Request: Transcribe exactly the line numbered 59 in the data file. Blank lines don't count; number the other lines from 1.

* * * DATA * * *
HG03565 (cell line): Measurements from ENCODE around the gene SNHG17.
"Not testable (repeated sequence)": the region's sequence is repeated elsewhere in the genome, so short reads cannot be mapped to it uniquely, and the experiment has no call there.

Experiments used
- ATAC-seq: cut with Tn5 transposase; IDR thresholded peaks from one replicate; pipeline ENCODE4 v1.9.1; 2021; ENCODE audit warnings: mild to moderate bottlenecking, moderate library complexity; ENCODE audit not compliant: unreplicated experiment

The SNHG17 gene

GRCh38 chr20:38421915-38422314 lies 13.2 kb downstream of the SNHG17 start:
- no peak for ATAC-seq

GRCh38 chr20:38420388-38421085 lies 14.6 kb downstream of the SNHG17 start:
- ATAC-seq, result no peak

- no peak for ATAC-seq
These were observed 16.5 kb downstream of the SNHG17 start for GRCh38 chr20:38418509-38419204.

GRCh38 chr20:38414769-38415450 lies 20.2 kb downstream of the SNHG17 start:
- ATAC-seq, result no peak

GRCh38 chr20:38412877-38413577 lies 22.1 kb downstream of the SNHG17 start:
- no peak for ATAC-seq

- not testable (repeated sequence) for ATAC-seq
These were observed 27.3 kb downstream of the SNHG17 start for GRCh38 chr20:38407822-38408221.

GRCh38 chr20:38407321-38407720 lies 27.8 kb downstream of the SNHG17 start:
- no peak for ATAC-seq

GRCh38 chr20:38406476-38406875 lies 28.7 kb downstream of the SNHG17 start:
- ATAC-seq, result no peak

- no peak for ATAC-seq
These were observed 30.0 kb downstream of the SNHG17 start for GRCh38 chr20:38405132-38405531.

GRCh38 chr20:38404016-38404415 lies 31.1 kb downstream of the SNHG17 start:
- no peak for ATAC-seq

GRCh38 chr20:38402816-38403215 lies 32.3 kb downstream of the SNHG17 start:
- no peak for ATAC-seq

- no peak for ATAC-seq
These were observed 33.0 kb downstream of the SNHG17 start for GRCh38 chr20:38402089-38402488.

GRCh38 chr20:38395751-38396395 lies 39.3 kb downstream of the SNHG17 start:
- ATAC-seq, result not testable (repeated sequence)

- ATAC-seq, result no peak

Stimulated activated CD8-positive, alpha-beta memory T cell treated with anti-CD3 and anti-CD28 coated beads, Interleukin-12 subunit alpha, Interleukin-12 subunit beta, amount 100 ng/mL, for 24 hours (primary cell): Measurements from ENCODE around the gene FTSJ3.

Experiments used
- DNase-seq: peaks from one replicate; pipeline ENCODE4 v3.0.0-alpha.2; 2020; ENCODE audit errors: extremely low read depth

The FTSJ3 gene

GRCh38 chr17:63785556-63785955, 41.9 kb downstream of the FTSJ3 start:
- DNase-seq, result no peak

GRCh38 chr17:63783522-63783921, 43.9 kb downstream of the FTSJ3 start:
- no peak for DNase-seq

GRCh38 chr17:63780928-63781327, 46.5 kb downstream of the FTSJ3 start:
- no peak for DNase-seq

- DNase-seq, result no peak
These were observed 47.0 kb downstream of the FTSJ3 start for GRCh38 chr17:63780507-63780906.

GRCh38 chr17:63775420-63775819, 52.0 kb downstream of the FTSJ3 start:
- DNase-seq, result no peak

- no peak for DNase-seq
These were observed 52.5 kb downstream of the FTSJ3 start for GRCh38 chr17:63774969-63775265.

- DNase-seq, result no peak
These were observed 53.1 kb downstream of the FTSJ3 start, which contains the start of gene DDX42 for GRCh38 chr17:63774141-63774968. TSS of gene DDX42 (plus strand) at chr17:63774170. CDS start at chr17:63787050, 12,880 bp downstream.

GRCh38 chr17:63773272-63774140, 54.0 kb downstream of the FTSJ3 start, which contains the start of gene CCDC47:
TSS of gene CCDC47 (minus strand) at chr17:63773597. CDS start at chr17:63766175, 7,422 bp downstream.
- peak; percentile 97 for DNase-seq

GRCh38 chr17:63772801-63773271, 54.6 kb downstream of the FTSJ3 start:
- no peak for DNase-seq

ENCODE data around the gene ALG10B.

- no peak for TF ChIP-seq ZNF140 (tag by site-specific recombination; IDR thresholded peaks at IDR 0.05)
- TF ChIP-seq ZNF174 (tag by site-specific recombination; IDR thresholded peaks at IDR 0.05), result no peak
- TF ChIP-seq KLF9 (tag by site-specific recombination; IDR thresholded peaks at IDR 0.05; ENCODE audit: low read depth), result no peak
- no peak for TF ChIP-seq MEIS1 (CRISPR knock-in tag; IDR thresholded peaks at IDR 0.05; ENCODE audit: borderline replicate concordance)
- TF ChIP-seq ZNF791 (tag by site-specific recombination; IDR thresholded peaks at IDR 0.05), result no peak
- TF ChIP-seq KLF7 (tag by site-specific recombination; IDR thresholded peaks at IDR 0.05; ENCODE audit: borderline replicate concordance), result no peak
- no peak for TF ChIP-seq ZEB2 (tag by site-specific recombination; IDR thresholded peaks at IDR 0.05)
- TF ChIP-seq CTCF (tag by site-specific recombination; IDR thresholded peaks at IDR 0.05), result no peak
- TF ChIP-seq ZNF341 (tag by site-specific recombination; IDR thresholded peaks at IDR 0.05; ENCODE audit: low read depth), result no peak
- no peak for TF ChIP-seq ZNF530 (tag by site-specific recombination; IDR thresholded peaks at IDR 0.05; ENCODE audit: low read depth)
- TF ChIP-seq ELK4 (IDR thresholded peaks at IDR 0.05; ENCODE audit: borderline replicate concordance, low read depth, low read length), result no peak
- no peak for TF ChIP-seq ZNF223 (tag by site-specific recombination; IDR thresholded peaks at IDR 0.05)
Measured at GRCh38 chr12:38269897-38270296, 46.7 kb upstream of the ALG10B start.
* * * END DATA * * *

- TF ChIP-seq KLF9 (tag by site-specific recombination; IDR thresholded peaks at IDR 0.05; ENCODE audit: low read depth), result no peak